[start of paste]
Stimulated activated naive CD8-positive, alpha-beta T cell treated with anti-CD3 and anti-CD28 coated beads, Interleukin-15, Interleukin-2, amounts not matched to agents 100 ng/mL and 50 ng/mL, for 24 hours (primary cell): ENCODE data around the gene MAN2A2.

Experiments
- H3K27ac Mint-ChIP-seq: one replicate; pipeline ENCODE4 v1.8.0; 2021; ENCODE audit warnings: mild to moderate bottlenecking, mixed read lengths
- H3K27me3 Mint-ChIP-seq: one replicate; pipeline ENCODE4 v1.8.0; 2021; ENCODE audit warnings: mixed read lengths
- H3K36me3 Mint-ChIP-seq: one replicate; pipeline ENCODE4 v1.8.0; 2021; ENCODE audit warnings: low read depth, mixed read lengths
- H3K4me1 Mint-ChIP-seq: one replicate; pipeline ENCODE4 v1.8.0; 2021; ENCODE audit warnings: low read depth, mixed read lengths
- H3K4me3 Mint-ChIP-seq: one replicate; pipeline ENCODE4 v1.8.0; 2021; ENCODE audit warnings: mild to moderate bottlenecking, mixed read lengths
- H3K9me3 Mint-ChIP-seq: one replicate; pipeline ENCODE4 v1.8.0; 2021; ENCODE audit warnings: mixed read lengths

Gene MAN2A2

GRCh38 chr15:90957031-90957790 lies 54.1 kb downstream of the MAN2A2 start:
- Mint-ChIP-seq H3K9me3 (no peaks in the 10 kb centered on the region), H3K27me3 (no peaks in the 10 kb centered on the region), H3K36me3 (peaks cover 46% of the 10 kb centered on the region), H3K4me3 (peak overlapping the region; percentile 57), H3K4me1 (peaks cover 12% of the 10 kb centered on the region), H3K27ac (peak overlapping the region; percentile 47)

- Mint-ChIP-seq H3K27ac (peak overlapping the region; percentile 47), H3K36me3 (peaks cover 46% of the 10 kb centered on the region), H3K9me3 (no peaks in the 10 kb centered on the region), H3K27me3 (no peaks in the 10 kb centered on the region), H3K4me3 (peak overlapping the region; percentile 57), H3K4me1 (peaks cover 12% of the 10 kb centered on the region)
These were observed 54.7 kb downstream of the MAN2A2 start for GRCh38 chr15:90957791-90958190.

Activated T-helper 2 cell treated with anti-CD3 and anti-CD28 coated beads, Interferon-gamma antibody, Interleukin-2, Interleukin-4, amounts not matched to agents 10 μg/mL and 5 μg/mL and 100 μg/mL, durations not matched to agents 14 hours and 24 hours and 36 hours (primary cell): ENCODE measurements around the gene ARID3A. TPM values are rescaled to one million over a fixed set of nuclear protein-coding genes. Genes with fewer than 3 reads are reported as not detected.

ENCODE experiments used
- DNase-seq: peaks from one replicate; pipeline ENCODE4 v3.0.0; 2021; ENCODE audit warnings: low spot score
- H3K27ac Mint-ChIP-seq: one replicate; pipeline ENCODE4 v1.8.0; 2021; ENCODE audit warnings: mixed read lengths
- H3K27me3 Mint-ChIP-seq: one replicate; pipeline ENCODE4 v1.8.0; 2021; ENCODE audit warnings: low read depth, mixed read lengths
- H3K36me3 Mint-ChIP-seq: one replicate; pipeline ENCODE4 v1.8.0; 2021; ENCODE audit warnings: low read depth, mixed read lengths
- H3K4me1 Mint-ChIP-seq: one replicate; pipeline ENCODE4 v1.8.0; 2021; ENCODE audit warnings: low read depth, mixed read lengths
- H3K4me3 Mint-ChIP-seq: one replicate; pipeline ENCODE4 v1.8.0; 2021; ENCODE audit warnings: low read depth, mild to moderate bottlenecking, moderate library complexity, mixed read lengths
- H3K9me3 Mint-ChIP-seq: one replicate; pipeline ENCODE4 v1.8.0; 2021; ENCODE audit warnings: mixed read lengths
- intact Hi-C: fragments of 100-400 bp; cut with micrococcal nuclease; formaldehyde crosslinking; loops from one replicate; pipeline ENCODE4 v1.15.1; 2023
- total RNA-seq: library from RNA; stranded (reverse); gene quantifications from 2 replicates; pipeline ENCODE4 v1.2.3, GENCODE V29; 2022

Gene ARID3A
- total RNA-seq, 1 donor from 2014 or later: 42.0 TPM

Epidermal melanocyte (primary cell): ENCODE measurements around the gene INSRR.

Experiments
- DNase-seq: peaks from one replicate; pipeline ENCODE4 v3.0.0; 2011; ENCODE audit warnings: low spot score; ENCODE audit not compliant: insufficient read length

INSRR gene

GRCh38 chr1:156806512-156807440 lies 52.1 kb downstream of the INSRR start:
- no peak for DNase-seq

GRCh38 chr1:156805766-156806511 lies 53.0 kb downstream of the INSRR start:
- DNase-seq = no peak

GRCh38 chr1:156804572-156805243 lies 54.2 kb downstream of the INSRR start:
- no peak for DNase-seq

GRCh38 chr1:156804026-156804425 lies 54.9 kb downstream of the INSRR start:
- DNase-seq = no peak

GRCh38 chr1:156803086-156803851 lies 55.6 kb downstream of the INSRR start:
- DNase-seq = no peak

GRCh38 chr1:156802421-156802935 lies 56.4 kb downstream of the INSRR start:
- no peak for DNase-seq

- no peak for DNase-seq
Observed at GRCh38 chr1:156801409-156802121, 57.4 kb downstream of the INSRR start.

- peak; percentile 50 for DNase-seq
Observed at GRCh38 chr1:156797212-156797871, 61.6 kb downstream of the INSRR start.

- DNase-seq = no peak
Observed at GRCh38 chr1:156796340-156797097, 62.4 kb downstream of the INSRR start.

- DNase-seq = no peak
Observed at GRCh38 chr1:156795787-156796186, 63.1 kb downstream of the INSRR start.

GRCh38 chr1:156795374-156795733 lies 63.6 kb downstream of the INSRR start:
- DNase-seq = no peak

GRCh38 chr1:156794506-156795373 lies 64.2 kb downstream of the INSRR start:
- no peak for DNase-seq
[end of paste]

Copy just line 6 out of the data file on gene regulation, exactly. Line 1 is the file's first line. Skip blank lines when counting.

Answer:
- H3K4me1 Mint-ChIP-seq: one replicate; pipeline ENCODE4 v1.8.0; 2021; ENCODE audit warnings: low read depth, mixed read lengths